Pérez was the first to pit on lap 16, although it should have been a Ferrari pit-stop, who seemed to have pulled a quick one past the Mexican, announcing on Leclerc’s comms, asking the Monegasque to pit, only for Red Bull to respond but when the Italian team saw the Red Bull head into the pits, they kept Leclerc out. With Leclerc starting on the hard compound, it seemed like they had got the better of Pérez and it all fell right into place the following lap. The Williams of Nicholas Latifi had a crash, going into the barriers, which saw the Virtual Safety Car deployed initially and later on the Safety Car was deployed, which meant Leclerc could now pit without losing his position. Once racing got underway on lap 21, Leclerc led from Verstappen while Pérez fell to fourth after having to give up his third place following a Safety Car infringement. Leclerc managed to hold on to his lead and built up almost a two second lead by lap 32. Hamilton meanwhile had moved up to P6, with the Brit’s former McLaren teammate Fernando Alonso also having a strong race at P7. 

Lap 36 saw Alonso retire with an engine issue and it opened a floodgate of retirements. McLaren’s Daniel Ricciardo retired the same lap due to a power failure while Alfa Romeo’s Valterri Bottas also saw his race come to an end. With two cars on the track, limping back to the pits, the Virtual Safety Car was out and it gave Hamilton an opportunity to make his pitstop. Hamilton missed his chance to come into the pits and that meant he had to stay out until the VSC ended. Up ahead, Leclerc had his hands full with Verstappen and the Dutchman saw an opportunity to go past the Monegasque on lap 41 but Leclerc managed to retake his lead on the main straight with the DRS advantage. Verstappen and Leclerc were right on it for the next few laps and the Dutchman finally learnt from his earlier tries and took the lead of the race on lap 46. Verstappen managed to hold on to his lead by the skin of his teeth with Leclerc throwing everything he had at the Dutchman. Behind Leclerc Sainz finished a comfortable third ahead of Pérez who just seemed to have lost the pace following the restart.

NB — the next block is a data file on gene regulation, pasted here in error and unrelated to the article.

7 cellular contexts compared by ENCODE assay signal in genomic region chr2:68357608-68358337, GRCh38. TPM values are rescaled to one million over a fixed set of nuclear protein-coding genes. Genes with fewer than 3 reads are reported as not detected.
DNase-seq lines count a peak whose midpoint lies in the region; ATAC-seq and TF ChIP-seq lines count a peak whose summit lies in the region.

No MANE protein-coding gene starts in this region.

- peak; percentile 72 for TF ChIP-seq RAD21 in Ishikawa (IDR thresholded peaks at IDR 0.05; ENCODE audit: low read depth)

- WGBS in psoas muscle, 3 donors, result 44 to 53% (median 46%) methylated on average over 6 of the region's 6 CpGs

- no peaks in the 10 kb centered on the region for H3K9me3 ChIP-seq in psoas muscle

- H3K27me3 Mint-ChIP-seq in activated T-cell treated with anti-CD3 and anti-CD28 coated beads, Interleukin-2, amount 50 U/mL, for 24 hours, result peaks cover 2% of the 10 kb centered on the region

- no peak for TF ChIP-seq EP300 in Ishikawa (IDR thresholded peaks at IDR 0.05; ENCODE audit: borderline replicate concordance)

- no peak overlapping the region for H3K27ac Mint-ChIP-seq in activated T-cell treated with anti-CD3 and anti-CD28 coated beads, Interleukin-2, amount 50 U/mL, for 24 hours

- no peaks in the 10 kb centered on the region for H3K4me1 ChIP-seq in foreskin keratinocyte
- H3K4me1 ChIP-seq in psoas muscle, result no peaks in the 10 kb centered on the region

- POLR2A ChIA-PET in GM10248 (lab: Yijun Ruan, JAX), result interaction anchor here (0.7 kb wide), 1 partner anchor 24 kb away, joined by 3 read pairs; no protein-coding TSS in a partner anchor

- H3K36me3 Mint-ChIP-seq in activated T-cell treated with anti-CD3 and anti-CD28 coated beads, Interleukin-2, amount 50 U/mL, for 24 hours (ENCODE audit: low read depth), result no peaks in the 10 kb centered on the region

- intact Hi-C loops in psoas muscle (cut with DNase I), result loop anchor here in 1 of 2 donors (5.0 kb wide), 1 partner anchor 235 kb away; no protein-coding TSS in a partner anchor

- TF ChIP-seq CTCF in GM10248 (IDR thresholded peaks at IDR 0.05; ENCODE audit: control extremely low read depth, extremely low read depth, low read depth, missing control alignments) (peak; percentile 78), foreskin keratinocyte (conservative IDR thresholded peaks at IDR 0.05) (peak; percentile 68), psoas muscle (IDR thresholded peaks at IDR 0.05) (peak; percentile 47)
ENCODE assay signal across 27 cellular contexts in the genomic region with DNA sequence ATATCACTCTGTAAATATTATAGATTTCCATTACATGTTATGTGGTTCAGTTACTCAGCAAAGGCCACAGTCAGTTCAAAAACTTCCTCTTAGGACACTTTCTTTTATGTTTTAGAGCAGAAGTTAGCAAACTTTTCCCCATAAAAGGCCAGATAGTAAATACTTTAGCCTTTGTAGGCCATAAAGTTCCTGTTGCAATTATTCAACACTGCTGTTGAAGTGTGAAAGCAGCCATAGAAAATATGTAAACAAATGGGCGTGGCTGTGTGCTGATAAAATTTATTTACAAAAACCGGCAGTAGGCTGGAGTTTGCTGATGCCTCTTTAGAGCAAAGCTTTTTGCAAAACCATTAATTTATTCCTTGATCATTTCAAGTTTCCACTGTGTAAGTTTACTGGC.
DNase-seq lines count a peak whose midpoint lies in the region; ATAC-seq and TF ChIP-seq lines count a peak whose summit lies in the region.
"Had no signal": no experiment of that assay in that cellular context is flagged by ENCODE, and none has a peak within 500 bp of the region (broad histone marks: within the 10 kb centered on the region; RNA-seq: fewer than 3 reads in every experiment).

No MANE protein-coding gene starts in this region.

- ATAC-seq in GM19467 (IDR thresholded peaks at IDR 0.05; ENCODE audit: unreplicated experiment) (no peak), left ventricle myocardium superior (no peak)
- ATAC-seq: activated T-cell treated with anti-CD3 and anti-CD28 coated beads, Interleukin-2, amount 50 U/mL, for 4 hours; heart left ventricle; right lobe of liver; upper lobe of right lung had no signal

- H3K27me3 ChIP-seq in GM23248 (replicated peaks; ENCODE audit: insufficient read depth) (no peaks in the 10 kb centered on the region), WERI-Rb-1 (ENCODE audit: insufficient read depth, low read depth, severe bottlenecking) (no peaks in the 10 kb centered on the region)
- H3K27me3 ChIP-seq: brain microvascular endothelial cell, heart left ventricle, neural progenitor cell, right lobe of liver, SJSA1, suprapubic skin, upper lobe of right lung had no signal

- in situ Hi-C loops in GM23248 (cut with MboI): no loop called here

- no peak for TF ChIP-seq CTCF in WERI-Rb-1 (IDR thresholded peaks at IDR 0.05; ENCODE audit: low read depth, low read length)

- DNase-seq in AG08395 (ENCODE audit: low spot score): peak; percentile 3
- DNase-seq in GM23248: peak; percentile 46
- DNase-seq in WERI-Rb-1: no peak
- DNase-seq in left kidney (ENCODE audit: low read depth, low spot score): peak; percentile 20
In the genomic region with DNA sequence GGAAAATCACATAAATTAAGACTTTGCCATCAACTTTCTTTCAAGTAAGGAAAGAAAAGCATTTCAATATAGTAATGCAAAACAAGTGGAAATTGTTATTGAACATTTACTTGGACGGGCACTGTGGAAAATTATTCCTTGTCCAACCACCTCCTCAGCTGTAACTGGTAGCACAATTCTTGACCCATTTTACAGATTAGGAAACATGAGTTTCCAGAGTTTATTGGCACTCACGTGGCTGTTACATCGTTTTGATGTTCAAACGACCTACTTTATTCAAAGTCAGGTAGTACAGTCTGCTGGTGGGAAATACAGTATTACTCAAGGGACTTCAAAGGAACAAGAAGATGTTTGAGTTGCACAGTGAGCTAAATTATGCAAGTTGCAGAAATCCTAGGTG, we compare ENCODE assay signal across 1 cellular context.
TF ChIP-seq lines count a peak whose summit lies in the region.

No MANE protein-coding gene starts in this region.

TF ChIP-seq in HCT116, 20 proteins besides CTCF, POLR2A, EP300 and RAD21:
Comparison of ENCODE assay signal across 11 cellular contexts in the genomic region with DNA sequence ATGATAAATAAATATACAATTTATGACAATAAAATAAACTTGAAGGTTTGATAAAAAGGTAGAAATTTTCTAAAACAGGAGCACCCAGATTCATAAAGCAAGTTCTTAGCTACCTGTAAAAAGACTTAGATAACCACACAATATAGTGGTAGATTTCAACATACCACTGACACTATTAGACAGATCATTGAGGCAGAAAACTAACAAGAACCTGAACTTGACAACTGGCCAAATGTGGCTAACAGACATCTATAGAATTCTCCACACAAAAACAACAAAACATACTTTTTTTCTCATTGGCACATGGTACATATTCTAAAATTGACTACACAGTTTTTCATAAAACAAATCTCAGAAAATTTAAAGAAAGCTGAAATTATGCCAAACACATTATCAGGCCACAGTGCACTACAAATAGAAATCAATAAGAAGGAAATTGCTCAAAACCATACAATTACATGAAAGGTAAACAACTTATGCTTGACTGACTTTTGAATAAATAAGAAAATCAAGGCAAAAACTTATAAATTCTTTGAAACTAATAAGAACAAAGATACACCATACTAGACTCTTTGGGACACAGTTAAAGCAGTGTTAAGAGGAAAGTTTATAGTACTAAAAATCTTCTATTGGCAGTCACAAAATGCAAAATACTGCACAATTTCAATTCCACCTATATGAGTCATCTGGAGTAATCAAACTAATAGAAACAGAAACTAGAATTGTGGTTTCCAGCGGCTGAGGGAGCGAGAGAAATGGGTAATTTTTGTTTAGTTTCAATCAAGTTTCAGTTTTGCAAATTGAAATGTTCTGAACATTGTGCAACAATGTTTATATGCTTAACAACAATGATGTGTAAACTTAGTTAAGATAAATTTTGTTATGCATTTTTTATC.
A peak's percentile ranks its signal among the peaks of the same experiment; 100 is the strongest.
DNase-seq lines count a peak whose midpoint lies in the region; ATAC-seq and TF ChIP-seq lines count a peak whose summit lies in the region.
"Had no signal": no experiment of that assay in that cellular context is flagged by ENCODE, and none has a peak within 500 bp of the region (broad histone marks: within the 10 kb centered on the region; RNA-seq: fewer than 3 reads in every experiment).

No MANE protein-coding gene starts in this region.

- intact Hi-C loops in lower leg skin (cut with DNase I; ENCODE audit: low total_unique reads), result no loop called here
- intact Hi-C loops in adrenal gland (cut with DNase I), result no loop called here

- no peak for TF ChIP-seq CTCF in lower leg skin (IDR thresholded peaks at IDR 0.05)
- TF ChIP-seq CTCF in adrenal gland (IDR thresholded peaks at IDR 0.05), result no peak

With that win, Verstappen got off the mark in the season and would feel a whole lot better following his DNF in Bahrain. Even though it wasn’t a podium for Red Bull. The Austrian team will also be glad after a double DNF in the opening race and given that Hamilton could manage only a single point from the race, Red Bull are now just a point behind Mercedes in the constructors’ battle. After two exhilarating races to kick off the season, we take a week’s break before heading to Australia for the first Australian Grand Prix since the 2019 edition. 

Saudi Arabia GP Race review
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Aditya Chaudhuri

Aditya Chaudhuri

Hailing from the City of Joy, the things that bring me joy are cricket, a good non-tilt CS:GO session, F1 and movies.